Many commentators now acknowledge the gross exaggerations and scaremongering of the AIDS bureaucracy. It is clear that HIV has remained largely confined to people following recognised high-risk behaviours, rather than being, in the mantra of the AIDS bureaucracy, a condition of poverty, gender inequality and under-development.
Yet they also accept the argument, characterised by Chin as 'political correctness', that it is better to try to terrify the entire population with the spectre of an AIDS epidemic than it is to risk stigmatising the gays and junkies, ladyboys and whores who feature prominently in Pisani's colourful account.
For Chin and Pisani, the main problem of the mendacity of the AIDS bureaucracy is that it leads to misdirected, ineffective and wasteful campaigns to change the sexual behaviour of the entire population, while the real problems of HIV transmission through high-risk networks are neglected. To deal with these problems, both favour a return to traditional public health methods of containing sexually transmitted infections through aggressive testing, contact tracing and treatment of carriers of HIV. Whereas the gay activists who influenced the early approach of the AIDS bureaucracy favoured anonymous and voluntary testing, our whistleblowers now recommend a more coercive approach, in relation to both diagnosis and treatment.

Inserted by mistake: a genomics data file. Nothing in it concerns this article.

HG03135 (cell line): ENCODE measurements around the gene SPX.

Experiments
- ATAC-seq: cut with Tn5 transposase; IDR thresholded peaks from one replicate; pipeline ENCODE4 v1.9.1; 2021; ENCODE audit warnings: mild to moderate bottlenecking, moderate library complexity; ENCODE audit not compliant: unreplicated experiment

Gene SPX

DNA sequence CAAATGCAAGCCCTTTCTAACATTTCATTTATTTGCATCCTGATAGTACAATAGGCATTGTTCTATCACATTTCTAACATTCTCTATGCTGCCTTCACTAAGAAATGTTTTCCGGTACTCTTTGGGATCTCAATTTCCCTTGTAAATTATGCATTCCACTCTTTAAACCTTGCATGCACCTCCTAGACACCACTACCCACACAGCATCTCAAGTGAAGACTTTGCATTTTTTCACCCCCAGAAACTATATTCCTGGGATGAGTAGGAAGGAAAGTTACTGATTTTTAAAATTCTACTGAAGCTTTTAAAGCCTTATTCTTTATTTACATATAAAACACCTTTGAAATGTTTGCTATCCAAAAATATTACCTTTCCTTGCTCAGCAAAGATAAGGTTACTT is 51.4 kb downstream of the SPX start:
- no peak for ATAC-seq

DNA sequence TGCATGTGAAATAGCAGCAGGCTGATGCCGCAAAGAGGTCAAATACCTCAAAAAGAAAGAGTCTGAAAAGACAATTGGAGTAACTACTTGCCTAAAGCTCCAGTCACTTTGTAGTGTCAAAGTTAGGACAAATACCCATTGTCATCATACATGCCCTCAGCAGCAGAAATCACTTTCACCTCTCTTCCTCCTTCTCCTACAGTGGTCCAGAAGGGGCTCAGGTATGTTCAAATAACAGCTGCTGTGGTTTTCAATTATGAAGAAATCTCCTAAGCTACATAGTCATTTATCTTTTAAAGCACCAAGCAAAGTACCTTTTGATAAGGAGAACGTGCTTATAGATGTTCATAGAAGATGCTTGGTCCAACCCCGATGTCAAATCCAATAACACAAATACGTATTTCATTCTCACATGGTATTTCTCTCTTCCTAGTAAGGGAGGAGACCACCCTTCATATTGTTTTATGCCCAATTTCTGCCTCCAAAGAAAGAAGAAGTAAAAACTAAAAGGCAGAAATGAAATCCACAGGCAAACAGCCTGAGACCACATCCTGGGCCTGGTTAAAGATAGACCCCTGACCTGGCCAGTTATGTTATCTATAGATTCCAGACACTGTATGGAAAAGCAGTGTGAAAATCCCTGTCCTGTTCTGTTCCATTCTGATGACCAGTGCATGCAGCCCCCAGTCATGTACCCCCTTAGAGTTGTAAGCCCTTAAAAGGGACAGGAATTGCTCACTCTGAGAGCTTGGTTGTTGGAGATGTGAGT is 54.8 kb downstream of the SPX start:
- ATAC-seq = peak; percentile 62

Pisani reminds readers that 'public health is inherently a somewhat fascist discipline' (for example, quarantine restrictions have an inescapably authoritarian character) and enthusiastically endorses the AIDS policies of the Thai military authorities and the Chinese bureaucrats who are not restrained from targeting high risk groups by democratic niceties.